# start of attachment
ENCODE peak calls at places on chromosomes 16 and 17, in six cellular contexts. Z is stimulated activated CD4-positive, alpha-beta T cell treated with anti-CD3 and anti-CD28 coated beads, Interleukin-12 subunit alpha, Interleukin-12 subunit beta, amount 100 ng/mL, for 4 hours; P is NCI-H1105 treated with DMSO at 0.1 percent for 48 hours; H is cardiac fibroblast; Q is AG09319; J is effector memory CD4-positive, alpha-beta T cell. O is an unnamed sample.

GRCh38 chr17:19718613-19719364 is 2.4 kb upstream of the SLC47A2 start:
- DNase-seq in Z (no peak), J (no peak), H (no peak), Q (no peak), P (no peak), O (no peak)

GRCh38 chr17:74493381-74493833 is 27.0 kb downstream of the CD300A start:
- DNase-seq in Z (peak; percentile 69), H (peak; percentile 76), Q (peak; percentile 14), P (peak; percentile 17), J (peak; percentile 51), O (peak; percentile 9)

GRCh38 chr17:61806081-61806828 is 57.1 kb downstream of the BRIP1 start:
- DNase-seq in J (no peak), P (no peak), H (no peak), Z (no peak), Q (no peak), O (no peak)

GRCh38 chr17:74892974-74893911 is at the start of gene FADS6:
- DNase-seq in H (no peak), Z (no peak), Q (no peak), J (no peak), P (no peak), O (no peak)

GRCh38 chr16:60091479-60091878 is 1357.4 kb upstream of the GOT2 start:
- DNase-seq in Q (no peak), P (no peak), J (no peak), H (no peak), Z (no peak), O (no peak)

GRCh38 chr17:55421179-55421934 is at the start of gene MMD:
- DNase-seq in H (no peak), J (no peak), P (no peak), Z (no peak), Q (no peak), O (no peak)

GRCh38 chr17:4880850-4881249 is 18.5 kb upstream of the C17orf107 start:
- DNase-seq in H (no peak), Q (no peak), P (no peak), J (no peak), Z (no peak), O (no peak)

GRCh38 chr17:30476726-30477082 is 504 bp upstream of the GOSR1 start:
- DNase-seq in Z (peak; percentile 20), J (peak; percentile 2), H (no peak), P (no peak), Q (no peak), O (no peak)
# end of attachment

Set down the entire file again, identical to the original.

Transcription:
ENCODE peak calls at places on chromosomes 16 and 17, in six cellular contexts. Z is stimulated activated CD4-positive, alpha-beta T cell treated with anti-CD3 and anti-CD28 coated beads, Interleukin-12 subunit alpha, Interleukin-12 subunit beta, amount 100 ng/mL, for 4 hours; P is NCI-H1105 treated with DMSO at 0.1 percent for 48 hours; H is cardiac fibroblast; Q is AG09319; J is effector memory CD4-positive, alpha-beta T cell. O is an unnamed sample.

GRCh38 chr17:19718613-19719364 is 2.4 kb upstream of the SLC47A2 start:
- DNase-seq in Z (no peak), J (no peak), H (no peak), Q (no peak), P (no peak), O (no peak)

GRCh38 chr17:74493381-74493833 is 27.0 kb downstream of the CD300A start:
- DNase-seq in Z (peak; percentile 69), H (peak; percentile 76), Q (peak; percentile 14), P (peak; percentile 17), J (peak; percentile 51), O (peak; percentile 9)

GRCh38 chr17:61806081-61806828 is 57.1 kb downstream of the BRIP1 start:
- DNase-seq in J (no peak), P (no peak), H (no peak), Z (no peak), Q (no peak), O (no peak)

GRCh38 chr17:74892974-74893911 is at the start of gene FADS6:
- DNase-seq in H (no peak), Z (no peak), Q (no peak), J (no peak), P (no peak), O (no peak)

GRCh38 chr16:60091479-60091878 is 1357.4 kb upstream of the GOT2 start:
- DNase-seq in Q (no peak), P (no peak), J (no peak), H (no peak), Z (no peak), O (no peak)

GRCh38 chr17:55421179-55421934 is at the start of gene MMD:
- DNase-seq in H (no peak), J (no peak), P (no peak), Z (no peak), Q (no peak), O (no peak)

GRCh38 chr17:4880850-4881249 is 18.5 kb upstream of the C17orf107 start:
- DNase-seq in H (no peak), Q (no peak), P (no peak), J (no peak), Z (no peak), O (no peak)

GRCh38 chr17:30476726-30477082 is 504 bp upstream of the GOSR1 start:
- DNase-seq in Z (peak; percentile 20), J (peak; percentile 2), H (no peak), P (no peak), Q (no peak), O (no peak)